|| Checking for direct PDF access through Ovid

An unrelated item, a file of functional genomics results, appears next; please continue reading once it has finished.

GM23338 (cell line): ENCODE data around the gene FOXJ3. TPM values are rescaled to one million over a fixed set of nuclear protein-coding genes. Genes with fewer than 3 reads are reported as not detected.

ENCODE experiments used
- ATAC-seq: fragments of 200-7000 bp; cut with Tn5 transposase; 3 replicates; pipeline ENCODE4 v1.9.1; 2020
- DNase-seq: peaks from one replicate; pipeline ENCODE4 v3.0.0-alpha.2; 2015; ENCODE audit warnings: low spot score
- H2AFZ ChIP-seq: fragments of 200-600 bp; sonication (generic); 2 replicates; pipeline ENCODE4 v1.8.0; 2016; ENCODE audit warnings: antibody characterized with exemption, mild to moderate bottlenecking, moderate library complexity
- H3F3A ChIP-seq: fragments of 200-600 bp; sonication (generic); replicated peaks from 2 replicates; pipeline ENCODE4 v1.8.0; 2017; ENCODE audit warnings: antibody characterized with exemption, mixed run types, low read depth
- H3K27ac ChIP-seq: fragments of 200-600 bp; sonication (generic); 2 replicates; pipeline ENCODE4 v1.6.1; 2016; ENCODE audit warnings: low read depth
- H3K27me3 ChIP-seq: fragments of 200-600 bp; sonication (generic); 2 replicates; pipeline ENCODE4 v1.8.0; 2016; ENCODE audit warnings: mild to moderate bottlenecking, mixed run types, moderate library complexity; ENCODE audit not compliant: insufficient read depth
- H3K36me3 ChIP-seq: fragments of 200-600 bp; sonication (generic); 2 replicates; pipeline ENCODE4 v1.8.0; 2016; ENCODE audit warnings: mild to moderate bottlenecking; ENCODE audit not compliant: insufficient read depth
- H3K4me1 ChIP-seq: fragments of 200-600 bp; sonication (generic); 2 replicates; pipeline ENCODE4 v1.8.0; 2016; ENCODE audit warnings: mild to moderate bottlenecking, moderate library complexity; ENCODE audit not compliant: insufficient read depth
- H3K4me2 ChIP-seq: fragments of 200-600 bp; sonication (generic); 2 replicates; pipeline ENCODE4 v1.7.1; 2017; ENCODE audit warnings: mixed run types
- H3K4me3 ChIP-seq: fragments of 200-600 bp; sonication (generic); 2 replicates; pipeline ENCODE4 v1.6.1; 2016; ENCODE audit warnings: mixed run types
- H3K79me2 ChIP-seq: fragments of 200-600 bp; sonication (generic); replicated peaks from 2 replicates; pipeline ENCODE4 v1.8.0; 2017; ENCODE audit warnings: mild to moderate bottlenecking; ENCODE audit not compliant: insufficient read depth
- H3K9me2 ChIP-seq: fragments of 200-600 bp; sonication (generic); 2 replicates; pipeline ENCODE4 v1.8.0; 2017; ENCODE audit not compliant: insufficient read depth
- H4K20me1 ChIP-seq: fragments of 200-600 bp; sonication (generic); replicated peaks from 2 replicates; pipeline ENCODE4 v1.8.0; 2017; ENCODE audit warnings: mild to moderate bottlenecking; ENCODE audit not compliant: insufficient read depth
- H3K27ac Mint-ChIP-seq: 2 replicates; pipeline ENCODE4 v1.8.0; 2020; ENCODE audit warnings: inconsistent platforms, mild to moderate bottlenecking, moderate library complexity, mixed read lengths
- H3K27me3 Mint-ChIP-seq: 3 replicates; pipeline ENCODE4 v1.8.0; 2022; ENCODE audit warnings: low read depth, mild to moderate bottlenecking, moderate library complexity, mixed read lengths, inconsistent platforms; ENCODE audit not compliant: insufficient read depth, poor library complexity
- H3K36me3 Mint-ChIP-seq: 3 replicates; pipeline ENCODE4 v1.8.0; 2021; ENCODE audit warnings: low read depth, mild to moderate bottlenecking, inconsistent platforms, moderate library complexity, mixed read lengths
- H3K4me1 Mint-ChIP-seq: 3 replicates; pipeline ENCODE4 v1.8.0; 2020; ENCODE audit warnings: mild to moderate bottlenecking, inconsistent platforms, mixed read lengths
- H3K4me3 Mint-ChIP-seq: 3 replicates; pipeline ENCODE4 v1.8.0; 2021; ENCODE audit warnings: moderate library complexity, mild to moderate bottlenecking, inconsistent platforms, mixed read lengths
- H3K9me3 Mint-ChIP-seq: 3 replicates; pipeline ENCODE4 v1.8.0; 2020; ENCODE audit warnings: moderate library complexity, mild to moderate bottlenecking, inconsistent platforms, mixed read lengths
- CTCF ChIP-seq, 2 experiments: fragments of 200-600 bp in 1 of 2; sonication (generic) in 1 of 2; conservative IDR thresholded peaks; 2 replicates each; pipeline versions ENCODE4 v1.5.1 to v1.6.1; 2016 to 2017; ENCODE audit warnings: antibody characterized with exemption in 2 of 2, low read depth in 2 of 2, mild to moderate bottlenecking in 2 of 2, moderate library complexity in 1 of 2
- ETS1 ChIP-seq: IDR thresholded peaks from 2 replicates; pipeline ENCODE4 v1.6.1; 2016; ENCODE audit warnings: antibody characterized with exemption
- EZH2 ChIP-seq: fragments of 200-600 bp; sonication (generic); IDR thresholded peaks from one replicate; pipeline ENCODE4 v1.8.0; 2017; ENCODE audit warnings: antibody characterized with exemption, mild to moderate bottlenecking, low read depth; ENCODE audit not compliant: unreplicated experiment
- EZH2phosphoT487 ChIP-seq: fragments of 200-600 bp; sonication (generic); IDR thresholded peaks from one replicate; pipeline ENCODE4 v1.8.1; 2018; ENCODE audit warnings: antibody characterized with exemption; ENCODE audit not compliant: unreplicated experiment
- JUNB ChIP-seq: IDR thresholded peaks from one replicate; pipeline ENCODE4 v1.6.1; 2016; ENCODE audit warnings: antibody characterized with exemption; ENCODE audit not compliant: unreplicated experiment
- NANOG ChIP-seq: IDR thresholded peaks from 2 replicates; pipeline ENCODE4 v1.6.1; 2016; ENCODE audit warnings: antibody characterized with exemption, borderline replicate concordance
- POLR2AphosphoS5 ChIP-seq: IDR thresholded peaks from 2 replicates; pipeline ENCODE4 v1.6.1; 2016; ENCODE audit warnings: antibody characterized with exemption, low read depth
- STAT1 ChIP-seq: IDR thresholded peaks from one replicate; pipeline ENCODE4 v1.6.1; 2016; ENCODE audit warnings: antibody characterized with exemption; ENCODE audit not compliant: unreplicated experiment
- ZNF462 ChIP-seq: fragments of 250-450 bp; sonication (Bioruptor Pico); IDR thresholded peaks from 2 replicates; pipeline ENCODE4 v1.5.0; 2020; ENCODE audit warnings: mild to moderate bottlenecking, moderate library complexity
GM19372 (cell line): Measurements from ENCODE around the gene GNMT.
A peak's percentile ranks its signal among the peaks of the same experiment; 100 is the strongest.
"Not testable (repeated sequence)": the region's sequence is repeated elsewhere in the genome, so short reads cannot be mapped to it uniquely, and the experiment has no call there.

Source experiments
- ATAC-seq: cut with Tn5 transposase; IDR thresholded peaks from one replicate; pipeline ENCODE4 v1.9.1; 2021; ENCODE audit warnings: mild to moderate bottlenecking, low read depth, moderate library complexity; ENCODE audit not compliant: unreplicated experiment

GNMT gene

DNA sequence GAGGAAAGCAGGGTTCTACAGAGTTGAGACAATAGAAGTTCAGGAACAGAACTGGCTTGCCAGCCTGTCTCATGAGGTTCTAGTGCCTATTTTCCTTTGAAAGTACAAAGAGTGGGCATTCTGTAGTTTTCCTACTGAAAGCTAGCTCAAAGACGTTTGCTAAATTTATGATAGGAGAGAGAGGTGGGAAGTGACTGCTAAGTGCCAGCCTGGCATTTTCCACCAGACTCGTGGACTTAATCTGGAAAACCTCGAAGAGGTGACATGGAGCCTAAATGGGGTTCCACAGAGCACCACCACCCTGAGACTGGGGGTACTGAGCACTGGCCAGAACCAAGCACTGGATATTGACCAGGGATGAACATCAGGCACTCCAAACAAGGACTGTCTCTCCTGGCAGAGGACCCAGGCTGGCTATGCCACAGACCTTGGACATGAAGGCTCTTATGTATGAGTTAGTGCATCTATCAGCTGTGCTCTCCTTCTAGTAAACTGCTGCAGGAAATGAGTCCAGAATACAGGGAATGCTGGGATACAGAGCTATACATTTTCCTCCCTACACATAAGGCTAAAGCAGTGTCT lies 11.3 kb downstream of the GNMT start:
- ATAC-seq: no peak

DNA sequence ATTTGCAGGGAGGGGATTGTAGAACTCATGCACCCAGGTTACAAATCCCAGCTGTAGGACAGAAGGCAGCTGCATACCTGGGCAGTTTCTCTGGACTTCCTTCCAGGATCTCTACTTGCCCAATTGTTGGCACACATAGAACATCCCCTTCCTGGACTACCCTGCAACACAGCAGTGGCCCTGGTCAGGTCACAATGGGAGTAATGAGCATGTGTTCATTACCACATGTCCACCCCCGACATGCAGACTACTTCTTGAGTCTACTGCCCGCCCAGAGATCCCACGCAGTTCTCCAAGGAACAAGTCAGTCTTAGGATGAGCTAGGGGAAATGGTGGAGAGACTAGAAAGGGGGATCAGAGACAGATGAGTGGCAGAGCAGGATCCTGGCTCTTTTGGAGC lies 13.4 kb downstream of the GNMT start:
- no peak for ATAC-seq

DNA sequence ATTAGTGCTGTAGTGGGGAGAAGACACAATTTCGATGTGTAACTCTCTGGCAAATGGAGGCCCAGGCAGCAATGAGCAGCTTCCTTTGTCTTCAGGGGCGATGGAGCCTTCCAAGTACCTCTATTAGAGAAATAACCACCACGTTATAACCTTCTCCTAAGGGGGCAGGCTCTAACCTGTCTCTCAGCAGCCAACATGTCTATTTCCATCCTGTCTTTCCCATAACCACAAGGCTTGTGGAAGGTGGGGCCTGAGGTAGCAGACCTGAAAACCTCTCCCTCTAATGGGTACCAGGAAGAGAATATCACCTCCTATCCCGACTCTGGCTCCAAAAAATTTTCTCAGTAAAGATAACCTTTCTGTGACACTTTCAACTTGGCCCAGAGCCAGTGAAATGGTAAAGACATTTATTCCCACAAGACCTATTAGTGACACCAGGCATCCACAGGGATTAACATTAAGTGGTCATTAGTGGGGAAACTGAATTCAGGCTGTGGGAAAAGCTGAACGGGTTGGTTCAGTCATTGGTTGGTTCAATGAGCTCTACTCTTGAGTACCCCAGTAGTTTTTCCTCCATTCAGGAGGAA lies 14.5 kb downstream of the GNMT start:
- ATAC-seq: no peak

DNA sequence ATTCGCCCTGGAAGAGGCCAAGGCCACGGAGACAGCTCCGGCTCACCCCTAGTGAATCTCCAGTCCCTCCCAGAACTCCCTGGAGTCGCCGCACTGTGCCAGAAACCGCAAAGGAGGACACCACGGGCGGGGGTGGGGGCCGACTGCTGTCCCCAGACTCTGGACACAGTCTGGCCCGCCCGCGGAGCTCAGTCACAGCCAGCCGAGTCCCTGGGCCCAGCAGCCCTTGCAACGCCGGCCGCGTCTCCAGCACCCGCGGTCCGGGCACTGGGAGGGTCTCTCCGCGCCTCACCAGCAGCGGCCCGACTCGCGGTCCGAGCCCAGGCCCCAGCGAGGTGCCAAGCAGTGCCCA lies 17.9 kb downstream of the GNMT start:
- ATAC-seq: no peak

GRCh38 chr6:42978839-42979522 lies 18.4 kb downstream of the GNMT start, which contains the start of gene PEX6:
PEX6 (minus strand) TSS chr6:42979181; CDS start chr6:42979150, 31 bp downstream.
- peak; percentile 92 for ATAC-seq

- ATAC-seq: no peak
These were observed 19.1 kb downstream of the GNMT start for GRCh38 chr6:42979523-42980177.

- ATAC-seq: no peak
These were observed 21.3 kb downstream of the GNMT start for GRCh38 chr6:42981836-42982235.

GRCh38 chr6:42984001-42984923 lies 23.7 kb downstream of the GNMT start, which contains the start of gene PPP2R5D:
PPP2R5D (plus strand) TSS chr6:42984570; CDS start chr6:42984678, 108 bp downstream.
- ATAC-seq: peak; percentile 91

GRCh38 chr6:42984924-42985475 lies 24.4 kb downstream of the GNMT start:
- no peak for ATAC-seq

Dietary compounds and epigenetic influences are well recognized factors in cancer progression. Resveratrol (Res), a dietary compound from grapes, has anticancer properties; however, its epigenetic effects are understudied. Metastasis-associated protein 1 (MTA1) is a part of the nucleosome remodeling deacetylation (NuRD) corepressor complex that mediates posttranslational modifications of histones and nonhistone proteins resulting in transcriptional repression. MTA1 overexpression in prostate cancer (PCa) correlates with tumor aggressiveness and metastasis. In this study, we have identified a novel MTA1-mediated mechanism, by which Res restores p53-signaling pathways in PCa cells. We show, for the first time, that Res causes down-regulation of MTA1 protein, leading to destabilization of MTA1/NuRD thus allowing acetylation/activation of p53. We demonstrated that MTA1 decrease by Res was concomitant with accumulation of Ac-p53. MTA1 knockdown further sensitized PCa cells to Res-dependent p53 acetylation and recruitment to the p21 and Bax promoters. Furthermore, MTA1 silencing maximized the levels of Res-induced apoptosis and pro-apoptotic Bax accumulation. HDAC inhibitor SAHA, like MTA1 silencing, increased Res-dependent p53 acetylation and showed cooperative effect on apoptosis. Our results indicate a novel epigenetic mechanism that contributes to Res anticancer activities: the inhibition of MTA1/NuRD complexes due to MTA1 decrease, which suppresses its deacetylation function and allows p53 acetylation and subsequent activation of pro-apoptotic genes. Our study identifies MTA1 as a new molecular target of Res that may have important clinical applications for PCa chemoprevention and therapy, and points to the combination of Res with HDAC inhibitors as an innovative therapeutic strategy for the treatment of PCa.